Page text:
Michael Bray is one of the young generation of Guernsey farmers bringing innovation and business acumen that he developed farming in New Zealand and the UK.
Unlike many of our farms, Les Jaonnets wasn't in the Bray family generations before. When Michael returned from his travels, he featured in an article in the local paper talking about his intentions to return to Guernsey. Before they knew it, he and his wife Susie were taking over the reins at Les Jaonnets Farm on a long term tenancy after purchasing the cows from owners Bonamy and Margaret Martel. The Farm is 100 vergees, consisting of 55 fields with a further 500 vergees rented from various landowners in the surrounding parishes.
The Martel family who were the previous owners hold a proud Guernsey farming dynasty so Michael had a lot to live up to. Their pedigree Guernsey herd was once ranked the highest in the UK for their milk yield.
Michael was keen to uphold this reputation whilst adding innovative practices learnt farming in the UK and New Zealand. He used recycled astro-turf to reduce mud carried into the farm as well as improving hoof health and installed technology and infrastructure to allow rotational grazing enabling the cows to be outside more increasing milk from grass. He has also re-seeded the land to introduce more grass varieties to the diets.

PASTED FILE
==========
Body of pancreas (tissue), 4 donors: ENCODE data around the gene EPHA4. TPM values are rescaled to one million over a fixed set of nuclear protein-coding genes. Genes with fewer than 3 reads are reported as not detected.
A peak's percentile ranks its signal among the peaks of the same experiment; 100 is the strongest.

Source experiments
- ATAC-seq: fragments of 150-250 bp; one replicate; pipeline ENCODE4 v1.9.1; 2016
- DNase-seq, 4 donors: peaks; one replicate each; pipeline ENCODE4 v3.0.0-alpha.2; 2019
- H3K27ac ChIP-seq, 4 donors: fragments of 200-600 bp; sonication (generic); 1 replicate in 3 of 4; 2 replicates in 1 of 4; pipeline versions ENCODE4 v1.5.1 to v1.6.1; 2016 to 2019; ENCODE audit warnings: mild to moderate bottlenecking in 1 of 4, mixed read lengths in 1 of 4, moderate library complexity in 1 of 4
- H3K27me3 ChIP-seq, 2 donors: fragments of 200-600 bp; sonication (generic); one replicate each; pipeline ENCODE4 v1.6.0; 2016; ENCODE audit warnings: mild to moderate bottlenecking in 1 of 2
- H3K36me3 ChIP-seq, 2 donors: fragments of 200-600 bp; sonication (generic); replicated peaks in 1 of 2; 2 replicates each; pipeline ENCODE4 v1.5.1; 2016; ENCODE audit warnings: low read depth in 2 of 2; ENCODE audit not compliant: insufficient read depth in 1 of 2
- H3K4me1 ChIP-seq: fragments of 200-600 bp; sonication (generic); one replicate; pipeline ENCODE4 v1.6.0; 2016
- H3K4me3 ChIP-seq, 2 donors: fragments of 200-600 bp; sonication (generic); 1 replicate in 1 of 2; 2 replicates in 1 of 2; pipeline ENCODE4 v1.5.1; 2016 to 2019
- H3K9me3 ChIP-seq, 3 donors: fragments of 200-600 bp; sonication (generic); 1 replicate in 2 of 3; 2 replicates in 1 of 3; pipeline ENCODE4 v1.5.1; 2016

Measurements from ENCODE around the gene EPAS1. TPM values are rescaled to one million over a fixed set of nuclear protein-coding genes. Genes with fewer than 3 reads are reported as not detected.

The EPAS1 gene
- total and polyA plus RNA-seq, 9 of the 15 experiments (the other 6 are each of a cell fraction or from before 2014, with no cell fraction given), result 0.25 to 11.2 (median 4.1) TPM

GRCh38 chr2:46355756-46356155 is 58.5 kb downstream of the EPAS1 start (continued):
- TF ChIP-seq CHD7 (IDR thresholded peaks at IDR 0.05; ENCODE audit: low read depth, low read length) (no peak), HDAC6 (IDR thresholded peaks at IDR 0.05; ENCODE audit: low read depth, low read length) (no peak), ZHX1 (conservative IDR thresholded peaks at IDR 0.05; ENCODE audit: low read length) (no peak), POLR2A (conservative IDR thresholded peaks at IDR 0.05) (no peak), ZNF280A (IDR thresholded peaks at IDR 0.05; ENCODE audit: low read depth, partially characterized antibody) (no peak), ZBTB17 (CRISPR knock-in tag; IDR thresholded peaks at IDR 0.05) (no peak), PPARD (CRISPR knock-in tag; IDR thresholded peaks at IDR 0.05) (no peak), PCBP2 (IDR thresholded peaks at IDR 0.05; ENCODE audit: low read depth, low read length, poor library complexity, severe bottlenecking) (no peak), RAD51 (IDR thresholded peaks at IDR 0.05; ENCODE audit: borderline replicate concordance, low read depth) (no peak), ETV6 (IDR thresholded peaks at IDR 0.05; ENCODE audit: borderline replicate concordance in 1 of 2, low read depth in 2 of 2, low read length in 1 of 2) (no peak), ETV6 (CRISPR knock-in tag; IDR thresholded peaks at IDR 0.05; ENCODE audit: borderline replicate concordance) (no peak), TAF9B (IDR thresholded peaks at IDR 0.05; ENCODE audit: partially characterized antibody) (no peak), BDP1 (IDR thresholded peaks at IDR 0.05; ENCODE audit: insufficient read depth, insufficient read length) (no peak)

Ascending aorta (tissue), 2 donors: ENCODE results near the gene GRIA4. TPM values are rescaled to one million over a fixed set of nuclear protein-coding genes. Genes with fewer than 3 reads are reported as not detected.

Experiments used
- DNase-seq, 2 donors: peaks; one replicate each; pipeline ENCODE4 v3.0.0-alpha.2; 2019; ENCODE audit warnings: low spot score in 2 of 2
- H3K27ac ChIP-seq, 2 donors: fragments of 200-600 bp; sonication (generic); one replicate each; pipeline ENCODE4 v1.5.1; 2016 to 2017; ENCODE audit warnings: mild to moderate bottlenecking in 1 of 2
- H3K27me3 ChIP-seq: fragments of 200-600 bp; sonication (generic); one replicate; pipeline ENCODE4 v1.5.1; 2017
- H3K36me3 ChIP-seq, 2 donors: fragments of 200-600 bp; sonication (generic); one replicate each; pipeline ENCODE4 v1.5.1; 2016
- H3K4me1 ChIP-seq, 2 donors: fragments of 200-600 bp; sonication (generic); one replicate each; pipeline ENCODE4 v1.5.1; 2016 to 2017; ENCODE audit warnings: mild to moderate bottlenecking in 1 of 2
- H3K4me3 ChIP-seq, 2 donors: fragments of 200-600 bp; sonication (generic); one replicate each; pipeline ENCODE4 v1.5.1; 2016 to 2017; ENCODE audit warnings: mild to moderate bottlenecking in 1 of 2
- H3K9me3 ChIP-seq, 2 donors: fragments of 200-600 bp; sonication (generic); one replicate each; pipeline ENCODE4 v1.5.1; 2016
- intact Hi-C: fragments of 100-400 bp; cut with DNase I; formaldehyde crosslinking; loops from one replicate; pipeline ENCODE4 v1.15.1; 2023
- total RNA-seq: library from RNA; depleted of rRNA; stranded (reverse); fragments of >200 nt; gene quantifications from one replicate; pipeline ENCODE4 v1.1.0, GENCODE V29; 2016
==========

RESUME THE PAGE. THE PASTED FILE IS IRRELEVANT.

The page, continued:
Since taking the farm on in 2012, the herd has increased to 130 cows, producing 720,000 litres a year to the Guernsey Dairy. Individual cow yields have been reduced with the welfare and wellbeing of the cows a top priority. The hope is this will lead to happier, healthier cows that have a long life within the milking herd.
As well as his herd, Michael also has a passion for the environment and biodiversity. The farm now operates a more holistic, regenerative way of farming with the aim to improve soil fertility which in turn it is hoped will lead to a greater biodiversity on farm.
"Land management is crucial to the success of the farm but also to the local environment and I am always looking at ways that I can increase both grass growth and the biodiversity of unproductive areas as this has huge benefits for wildlife, flora and fauna. Guernsey's smaller scale farming and it's fragmented land tenure means we can farm in harmony with the environment with various crops grown alongside each other providing a range of habitats for wildlife to live in."